In 2008, at an event honoring a colleague, I was asked to say a few words to mark the occasion. On a whim I raised my glass and offered up what I referred to as the “Fundraisers Toast.”
The goal of the Fundraisers Toast is simple… be deliberate about celebrating the achievements of professional peers. In essence, build relationships internally, not just externally. What better excuse to do so but to raise a glass and recognize others working hard to facilitate philanthropy.
When asked what I do for a living, I simply reply “I’m a fundraiser.” I’ve found it prompts their further inquiry… to which I say, fundraising is not about asking for money. It is about building relationships with people who have a passion for helping others and engaging them to invest in changing lives through their own gifts of time, talent, and treasure.
Fundraisers spend a lot of time out of the office to build these relationships. This is good.
However, for long-term success, it is also important to spend time within the organization. As you build relationships with donors, remember to do the same with volunteers, interns, program managers, leadership, and your peers. This simple act will help you learn the mission of your organization and make living it effortless.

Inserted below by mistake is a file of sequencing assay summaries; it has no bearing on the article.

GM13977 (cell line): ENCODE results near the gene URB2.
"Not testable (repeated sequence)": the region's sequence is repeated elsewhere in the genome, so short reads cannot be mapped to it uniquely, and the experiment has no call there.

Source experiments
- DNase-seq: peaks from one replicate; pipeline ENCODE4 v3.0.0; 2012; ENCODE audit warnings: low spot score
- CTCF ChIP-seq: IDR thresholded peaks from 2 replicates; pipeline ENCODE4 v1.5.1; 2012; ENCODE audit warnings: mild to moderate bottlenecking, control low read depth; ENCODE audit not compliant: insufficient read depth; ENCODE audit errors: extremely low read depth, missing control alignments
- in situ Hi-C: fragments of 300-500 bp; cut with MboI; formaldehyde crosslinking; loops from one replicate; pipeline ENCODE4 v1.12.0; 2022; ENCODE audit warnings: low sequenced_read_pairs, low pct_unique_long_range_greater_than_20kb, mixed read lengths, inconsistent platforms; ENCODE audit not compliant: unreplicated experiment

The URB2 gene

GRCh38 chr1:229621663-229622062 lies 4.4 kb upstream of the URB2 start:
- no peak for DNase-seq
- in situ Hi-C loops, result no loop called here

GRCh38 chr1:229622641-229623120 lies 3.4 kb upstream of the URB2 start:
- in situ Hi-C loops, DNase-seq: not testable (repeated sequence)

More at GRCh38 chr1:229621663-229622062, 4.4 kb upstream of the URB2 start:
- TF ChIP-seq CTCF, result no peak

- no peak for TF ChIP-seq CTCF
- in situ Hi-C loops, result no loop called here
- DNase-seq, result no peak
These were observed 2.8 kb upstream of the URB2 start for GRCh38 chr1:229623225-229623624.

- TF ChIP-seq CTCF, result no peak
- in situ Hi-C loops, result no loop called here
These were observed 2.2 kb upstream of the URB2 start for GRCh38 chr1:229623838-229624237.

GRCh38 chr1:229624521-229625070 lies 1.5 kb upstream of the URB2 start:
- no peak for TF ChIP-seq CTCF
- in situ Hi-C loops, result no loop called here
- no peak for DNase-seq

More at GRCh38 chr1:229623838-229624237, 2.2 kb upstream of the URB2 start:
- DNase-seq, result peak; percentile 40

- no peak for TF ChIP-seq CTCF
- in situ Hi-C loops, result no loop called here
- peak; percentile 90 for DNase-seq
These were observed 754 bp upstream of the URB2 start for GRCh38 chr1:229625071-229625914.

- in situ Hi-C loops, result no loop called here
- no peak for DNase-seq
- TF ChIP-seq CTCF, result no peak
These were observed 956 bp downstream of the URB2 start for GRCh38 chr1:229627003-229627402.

Raise Your Glass
The original toast has been modified a lot over the years to serve different occasions. With each special event, the list of “jargon pairings” grew and grew. Eventually the toast became long and cumbersome. Last year I decided to consolidate the toast and write it down so I could share the Fundraisers Toast (pdf) with others. The timing was perfect as I would announce my departure from my then current employer a month later.
The Fundraisers Toast has served well for many years. From first major gifts and credentialing to promotions and new beginnings, the formula is always the same. Capture the group’s attention. Give some context—maybe an anecdote or story about the honoree. Raise your glass, and toast. Cheers!
May your plans be strategic and your cases compelling.
May your donors be major, and their gifts transformational.
May your contacts be meaningful and your database updated.
But most of all…
May your passion be others, and your heart philanthropic.
Because, philanthropy when thoughtful, is never regretful.
Need more direction? Here is an old article from the Wall Street Journal on How to Give Really Good Toasts that might help you out.